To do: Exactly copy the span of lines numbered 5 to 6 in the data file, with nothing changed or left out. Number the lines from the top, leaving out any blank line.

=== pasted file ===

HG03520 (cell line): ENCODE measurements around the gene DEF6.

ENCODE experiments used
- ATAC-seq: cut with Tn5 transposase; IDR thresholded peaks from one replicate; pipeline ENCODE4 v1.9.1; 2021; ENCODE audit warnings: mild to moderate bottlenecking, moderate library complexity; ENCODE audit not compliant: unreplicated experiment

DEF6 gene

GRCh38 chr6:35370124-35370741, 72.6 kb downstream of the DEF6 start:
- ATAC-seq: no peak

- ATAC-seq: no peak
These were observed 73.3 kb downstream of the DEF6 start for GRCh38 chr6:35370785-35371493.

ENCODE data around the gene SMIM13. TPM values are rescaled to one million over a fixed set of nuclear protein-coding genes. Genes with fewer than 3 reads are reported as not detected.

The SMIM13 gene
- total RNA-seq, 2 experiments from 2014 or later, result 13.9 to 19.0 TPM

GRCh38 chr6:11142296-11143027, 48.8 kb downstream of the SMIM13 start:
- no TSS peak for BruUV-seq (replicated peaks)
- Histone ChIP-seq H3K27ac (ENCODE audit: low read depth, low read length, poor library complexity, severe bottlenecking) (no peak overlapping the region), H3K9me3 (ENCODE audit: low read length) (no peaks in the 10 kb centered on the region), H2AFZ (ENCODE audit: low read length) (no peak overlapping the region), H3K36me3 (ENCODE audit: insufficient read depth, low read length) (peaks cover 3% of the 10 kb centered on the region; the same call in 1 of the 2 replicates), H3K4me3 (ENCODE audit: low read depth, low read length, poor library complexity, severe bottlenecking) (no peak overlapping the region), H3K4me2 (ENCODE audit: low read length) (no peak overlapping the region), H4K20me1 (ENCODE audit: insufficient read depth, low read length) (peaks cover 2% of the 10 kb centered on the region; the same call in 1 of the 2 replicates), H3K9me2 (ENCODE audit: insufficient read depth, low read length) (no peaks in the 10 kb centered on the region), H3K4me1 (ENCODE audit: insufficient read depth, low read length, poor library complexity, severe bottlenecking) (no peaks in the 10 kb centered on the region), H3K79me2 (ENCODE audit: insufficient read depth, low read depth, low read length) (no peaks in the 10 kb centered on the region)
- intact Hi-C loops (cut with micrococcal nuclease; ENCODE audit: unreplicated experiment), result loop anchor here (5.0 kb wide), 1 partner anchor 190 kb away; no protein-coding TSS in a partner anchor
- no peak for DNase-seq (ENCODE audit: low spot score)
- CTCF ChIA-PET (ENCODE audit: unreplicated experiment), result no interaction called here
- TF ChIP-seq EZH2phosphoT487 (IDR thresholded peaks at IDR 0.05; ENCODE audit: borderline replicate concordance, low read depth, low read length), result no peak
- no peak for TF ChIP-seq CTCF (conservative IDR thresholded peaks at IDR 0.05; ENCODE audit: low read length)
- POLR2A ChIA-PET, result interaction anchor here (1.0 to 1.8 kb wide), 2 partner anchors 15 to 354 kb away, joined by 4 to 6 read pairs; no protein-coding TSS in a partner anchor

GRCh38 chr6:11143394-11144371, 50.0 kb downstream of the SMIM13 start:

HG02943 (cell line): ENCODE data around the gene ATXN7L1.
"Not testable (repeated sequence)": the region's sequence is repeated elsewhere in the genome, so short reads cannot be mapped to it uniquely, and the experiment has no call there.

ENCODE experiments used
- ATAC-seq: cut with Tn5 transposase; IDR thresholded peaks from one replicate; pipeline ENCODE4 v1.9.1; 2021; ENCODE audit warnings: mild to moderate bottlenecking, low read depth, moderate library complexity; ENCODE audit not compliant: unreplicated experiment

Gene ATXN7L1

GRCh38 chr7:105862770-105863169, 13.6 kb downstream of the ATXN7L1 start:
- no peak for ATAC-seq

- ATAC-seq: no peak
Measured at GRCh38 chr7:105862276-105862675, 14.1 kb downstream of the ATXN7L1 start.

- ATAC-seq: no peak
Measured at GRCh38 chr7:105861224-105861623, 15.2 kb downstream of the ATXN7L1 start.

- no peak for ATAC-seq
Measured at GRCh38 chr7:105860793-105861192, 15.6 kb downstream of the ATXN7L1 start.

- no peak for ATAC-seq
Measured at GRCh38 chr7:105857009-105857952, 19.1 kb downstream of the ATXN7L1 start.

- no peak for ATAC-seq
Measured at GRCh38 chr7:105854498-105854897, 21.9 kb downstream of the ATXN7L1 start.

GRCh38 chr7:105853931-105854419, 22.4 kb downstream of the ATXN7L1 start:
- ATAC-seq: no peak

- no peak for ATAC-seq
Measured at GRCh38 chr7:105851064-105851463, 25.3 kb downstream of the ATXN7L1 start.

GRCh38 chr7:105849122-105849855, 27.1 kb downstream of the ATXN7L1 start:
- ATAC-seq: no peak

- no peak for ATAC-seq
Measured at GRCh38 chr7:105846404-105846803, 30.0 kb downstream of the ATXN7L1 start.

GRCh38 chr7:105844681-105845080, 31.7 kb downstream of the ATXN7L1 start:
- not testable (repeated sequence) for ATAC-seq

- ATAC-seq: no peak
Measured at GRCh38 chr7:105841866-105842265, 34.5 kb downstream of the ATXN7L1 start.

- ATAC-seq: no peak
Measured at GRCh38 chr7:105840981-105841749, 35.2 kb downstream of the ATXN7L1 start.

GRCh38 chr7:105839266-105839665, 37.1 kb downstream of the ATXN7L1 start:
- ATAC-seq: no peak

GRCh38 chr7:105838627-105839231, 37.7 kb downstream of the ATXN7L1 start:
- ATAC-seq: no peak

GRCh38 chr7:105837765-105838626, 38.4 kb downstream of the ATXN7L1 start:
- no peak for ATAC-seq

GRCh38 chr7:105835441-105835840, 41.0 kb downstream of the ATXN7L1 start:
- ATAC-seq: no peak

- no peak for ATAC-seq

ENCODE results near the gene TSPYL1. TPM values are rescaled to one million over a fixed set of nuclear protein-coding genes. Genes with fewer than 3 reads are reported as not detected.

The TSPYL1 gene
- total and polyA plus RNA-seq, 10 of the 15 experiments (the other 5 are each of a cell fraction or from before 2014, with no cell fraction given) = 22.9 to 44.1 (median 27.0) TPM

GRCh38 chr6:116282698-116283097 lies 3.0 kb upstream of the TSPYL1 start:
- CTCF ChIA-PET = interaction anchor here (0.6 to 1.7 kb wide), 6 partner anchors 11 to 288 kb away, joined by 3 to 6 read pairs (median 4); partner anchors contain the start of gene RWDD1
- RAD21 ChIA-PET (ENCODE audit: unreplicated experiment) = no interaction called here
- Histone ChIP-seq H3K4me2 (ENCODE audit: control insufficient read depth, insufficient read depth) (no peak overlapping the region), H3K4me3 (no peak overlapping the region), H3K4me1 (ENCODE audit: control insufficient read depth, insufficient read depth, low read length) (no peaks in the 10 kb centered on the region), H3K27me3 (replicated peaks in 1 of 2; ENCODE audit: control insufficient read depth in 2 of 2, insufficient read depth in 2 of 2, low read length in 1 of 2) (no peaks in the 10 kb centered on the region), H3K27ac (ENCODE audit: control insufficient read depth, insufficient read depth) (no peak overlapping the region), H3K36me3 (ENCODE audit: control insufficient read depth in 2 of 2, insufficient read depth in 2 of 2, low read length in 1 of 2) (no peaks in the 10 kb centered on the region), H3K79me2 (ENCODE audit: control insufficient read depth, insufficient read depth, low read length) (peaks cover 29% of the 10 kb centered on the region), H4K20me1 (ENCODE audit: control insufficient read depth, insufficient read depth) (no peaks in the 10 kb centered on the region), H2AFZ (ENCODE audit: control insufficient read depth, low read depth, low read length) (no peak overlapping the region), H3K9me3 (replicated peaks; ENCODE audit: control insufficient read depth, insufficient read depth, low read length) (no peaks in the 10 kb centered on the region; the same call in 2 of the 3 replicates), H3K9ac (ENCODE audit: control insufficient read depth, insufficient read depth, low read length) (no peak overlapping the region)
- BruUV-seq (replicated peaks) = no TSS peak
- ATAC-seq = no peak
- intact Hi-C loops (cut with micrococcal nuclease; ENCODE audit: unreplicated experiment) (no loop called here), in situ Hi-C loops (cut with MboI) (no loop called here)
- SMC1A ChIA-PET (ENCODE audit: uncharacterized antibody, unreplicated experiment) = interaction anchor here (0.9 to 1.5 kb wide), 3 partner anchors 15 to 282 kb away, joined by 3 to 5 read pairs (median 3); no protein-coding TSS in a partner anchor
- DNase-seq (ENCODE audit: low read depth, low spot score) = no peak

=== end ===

GRCh38 chr6:35370124-35370741, 72.6 kb downstream of the DEF6 start:
- ATAC-seq: no peak